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July 2nd, 2015, 01:40 PM   #21
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Math Focus: Wibbly wobbly timey-wimey stuff.
C'mon people! It's a trick question. It is intuitively obvious that f(3)= 87653 (note the pattern of 87653.) Clearly we can immediately say:
$\displaystyle f(x) = \frac{87647}{120} x^4 - \frac{1139411}{60} x^3 + \frac{21999517}{120} x^2 - \frac{46715911}{60} x + 1227058$

Thus f(3) = 87653.

-Dan
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July 2nd, 2015, 09:11 PM   #22
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Math Focus: Calculus
The answer is 6, 3*2=6.
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July 3rd, 2015, 05:34 AM   #23
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Do you care, Denis?
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July 3rd, 2015, 05:52 AM   #24
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Originally Posted by Country Boy View Post
Do you care, Denis?
Deeply...losing sleep over this...
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July 12th, 2015, 10:13 AM   #25
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Ans is 6 for sure...
8*7=56
7*6=42
6*5=30
5*4=20
4*3=12
3*2=6
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July 12th, 2015, 11:02 AM   #26
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Geezzzzzzzz......................
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January 5th, 2016, 12:17 AM   #27
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It turns out that the '?' can be whatever we want it to be!

Allow me to illustrate. Take for example, f(x)=(1/40)x^4-(13/20)x^3+(291/40)x^2-(553/20)x+42, and evaluate f(8.), f(7), f(6), f(5), f(3). It turns out that:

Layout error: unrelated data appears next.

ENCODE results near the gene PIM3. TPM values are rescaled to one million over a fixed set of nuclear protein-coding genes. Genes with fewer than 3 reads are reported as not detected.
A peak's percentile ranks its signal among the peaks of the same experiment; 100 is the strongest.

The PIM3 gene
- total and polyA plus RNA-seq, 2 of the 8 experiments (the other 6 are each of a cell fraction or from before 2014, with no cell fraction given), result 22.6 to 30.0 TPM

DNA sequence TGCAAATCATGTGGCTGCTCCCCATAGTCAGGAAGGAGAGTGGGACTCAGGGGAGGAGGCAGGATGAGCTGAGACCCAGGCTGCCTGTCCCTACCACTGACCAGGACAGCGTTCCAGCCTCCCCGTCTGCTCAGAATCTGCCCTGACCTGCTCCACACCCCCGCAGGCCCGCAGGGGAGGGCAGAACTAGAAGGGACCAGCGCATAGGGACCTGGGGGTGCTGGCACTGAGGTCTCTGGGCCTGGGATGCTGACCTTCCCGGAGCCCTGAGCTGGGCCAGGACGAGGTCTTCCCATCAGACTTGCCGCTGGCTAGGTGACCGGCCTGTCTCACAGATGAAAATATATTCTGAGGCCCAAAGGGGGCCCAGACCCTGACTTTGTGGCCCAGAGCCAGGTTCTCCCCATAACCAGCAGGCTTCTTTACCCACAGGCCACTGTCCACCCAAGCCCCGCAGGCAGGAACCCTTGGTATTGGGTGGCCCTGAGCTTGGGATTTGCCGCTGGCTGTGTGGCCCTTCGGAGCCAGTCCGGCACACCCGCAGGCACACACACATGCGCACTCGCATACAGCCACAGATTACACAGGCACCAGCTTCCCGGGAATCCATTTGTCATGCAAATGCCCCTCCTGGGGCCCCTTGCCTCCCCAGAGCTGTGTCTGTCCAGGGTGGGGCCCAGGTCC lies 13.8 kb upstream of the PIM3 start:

f(8.)=56,
f(7)=42,
f(6)=30,
f(5)=20,
f(3)=9.

Wait, what sorcery is this? Turns out that although the popular rule f(x)=x(x-1), which gives f(x)=6, satisfies the known values in the sequence, that f(x)=(1/40)x^4-(13/20)x^3+(291/40)x^2-(553/20)x+42 also satisfies them--except with a different value of f(3)!

Here's another one that also works but gives f(3)=12:
f(x)=(1/20)x^4-(13/10)x^3+(271/20)x^2-(543/10)x+84

And here is one where f(3)=π
f(x)=(1/120)(π-6)x^4-(13/60)(π-6)x^3+(1/120)(251π-1386)x^2+(1/60)(3138-533π)x+14(π-6)

Finally, in general if you want the '?'=k, i.e., f(3)=k where k is the value of your choice, then
(1/120)(k-6)x^4-(13/60)(k-6)x^3+(1/120)(251k-1386)x^2+(1/60)(3138-533k)x+14(k-6)

More details here:
https://www.scribd.com/doc/260182194...tary-Sequences

. . . I know what you're thinking, "But you just generated the pattern using a fourth degree polynomial--anybody can do that!" Hence, I present to you a non-polynomial alternative . . .

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January 5th, 2016, 05:14 AM   #28
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Yes, given a finite number of data points there exist an infinite number of functions giving those values.
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January 6th, 2016, 07:20 PM   #29
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This is the basic question in Maths. The simplest way of answer it is already posted.

Just look out the question,

8=56
7=42
6=30
5=20
3=?

If you see that the answer comes from the descending multiplication way.

8=56 (8*7=56)
7=42 (7*6=42)
6=30 (6*5=30)
5=20 (5*4=20)
4=12 ( 4 is missing here, just put 4)
3=? the answer 6 because 3*2=6

If you want to learn more tricky questions. Connect with a tutor who helps you to solve these questions and help in your exams and as well as in homework.

Last edited by greg1313; January 6th, 2016 at 07:22 PM.
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January 28th, 2016, 04:06 AM   #30
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if 8*7then 56
7*6=42
6*5=30
5*4=20
so
3*2 will be 6
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